The Court of Appeal, Lagos Judicial Division, has condemned the Economic and Financial Crimes Commission’s seizure of Chief Mike Ozekhome’s professional fees.
The EFCC had obtained an interim ex parte order of forfeiture to freeze the money for 120 days, arguing that the N75 million transferred to Ozekhome’s account was a proceed of unlawful activity.
The anti-corruption agency argued that this was because the money was paid to Ozekhome by the then sitting Governor of Ekiti State, Ayodele Fayose, who was under the agency’s investigation.
The court, however, held that: “a legal practitioner is entitled to his fees for professional services and such fees cannot be rightly labelled as proceeds of crime”.
It also held, “further, it is not a requirement of the law that a legal practitioner would go into inquiry before receiving his fees from his client, to find out the source of the fund from which he would be paid.”
The EFCC had earlier filed an appeal against the judgement of Justice Abdulazuz Anka of the Federal High Court, Lagos, delivered in 2017 and held in favour of the respondent.
Justice Anka had unfrozen Ozekhome’s blocked account in Guaranty Trust Bank and vacated the interim ex parte order he earlier placed on the funds of Mike Ozekhome’s Chambers, at the instance of the EFCC.
The Court of Appeal in dismissing the appeal brought by the EFCC (FRN), held that the EFCC had wrongfully obtained the ex parte order to freeze the account as the lower court lacked the jurisdiction to grant same and as the defendant could not have committed any infraction to warrant his account being blocked and frozen.
The court after hearing arguments from U. U. Buhari for the Appellant (FRN) and Ejieke Onuoha (for Ozekhome), held that there was uncontradicted evidence shown in invoices and receipts issued by Ozekhome to Fayose that the said sum represented part payment of his professional fees in the handling of various cases for Fayose across Nigeria.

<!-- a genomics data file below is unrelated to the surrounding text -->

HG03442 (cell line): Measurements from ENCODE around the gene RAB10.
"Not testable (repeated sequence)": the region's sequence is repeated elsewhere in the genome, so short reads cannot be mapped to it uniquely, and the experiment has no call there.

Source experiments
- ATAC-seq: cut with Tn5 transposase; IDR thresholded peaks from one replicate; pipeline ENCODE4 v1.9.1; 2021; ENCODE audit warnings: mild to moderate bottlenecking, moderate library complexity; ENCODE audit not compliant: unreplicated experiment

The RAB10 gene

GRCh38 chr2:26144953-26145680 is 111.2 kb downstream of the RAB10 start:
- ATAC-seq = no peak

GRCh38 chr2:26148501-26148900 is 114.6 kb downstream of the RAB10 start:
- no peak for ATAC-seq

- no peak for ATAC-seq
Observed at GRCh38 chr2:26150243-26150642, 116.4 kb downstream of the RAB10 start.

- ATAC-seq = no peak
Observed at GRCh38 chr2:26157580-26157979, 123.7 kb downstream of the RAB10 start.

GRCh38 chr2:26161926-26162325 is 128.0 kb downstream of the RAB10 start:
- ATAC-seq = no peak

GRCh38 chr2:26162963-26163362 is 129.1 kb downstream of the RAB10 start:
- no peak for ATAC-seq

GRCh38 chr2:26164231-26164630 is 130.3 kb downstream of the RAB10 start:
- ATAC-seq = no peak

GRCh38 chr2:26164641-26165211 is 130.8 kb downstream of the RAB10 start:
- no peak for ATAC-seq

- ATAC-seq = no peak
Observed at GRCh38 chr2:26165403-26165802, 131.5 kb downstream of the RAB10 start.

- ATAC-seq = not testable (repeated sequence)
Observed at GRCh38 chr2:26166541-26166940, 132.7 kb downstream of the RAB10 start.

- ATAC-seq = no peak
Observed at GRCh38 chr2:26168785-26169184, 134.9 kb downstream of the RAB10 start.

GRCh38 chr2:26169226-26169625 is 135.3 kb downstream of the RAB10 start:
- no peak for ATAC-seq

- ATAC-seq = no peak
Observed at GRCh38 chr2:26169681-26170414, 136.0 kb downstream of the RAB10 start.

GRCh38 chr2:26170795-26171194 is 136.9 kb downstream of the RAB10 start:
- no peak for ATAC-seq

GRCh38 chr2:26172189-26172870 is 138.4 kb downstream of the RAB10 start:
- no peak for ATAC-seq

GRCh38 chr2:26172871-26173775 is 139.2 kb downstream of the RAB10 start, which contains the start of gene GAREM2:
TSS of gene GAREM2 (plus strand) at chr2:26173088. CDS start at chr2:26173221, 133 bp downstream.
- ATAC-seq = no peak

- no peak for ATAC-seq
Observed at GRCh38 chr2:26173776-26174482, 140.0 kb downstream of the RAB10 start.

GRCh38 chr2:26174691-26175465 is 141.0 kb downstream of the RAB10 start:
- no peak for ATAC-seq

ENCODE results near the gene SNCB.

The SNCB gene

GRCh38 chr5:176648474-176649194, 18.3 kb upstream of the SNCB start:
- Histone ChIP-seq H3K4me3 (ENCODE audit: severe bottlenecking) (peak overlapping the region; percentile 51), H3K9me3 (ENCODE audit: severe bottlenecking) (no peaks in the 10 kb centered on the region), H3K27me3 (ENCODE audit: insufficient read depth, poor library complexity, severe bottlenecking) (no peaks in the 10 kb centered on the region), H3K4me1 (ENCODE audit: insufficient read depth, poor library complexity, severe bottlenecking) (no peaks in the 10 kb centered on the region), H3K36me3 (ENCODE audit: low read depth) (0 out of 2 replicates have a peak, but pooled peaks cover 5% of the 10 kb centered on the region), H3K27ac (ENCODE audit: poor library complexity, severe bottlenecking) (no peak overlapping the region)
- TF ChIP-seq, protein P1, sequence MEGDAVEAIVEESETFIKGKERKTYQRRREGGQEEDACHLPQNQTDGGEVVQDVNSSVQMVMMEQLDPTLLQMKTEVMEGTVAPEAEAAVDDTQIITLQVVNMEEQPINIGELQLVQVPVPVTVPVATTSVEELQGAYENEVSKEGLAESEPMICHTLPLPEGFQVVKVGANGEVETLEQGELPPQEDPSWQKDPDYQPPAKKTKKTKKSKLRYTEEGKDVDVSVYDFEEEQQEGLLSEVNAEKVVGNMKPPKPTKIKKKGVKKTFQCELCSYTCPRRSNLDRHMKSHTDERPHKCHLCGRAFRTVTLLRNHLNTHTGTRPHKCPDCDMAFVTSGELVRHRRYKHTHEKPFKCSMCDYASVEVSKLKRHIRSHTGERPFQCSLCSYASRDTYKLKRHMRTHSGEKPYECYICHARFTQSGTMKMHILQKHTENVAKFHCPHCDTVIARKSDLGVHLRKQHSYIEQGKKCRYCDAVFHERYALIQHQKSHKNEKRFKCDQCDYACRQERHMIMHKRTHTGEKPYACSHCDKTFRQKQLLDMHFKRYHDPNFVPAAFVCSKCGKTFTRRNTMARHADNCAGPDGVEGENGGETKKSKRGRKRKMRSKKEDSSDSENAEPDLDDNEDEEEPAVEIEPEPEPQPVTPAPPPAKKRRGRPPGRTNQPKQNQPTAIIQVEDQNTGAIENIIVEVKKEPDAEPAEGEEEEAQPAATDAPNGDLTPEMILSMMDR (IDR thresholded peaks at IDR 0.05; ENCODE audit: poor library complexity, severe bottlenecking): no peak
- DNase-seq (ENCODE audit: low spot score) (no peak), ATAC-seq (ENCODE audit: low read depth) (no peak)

In 2016, the EFCC had, through Justice I.B.M Idris, then of the Federal High Court, Lagos, frozen Governor Fayose’s accounts, accusing him of allegedly keeping proceed of unlawful activity.
Fayose immediately engaged Ozekhome’s legal services and he approached the Federal High Court, Ado-Ekiti, presided over by Justice Taiwo Taiwo, and challenged the ex parte freezing order granted by Justice Idris.
A judgement delivered by Justice Taiwo Taiwo had found that the freezing order had been improperly granted and without jurisdiction in the first place, and upon suppression of material facts.
Fayose after the judgement went to his bank and withdrew N5 million from his unfrozen account for himself, while transferring N75 million to Ozekhome, as part payment of his professional fees.
The EFCC, though appealed this judgement, still went ahead and froze Ozekhome’s account, contending that the N75 million paid to his chambers by Fayose as professional fees for legal services, was a proceed of unlawful activity.
Ozekhome filed a motion before the Federal High Court, Lagos, urging it to set aside its earlier order freezing his chambers’ account.
He alleged misrepresentation, non-disclosure, suppression of material facts and non-compliance with the rules of the lower court and Judicial authorities regulating the grant of ex parte applications by the Appellant.
Justice Anka after hearing arguments from Ozekhome and Rotimi Oyedepo for the EFCC vacated the ex parte order and unfroze his account with GTBank. It was this judgement that the EFCC appealed to the Court of Appeal.
In a unanimous judgement delivered by the presiding Judge, Justice Chidi Nwaoma Uwa, with Justices Tunde O. Awotoye and James Gambo Abundaga, JJCA, (the other two members of the Panel), concurring, the Court of Appeal dismissed the appeal and found that the bank account from which Fayose paid the fees was unencumbered as at the time he did having been unfrozen by Justice Taiwo of the Federal High Court, Ado-Ekiti.
The court found and held that the said order of Justice Taiwo which had vacated the order of Justice Idris (a court of equal and coordinate jurisdiction (as permitted by the Supreme Court under certain conditions), remained the extant law as it was still valid, subsisting and binding, having not been set aside by an appellate court or by the trial court itself.
The Court of Appeal also agreed with the lower court and held that from available evidence on record, the disputed amount having already been dissipated by the Respondent as at the time it was frozen by the lower court at the instance of the EFCC, the lower court did not have the requisite jurisdiction to have granted such freezing order in the first case.
The court also held that the said sum of N75 million was lawful to proceed for legal services duly rendered to Fayose by Ozekhome, and not proceeds of unlawful activity.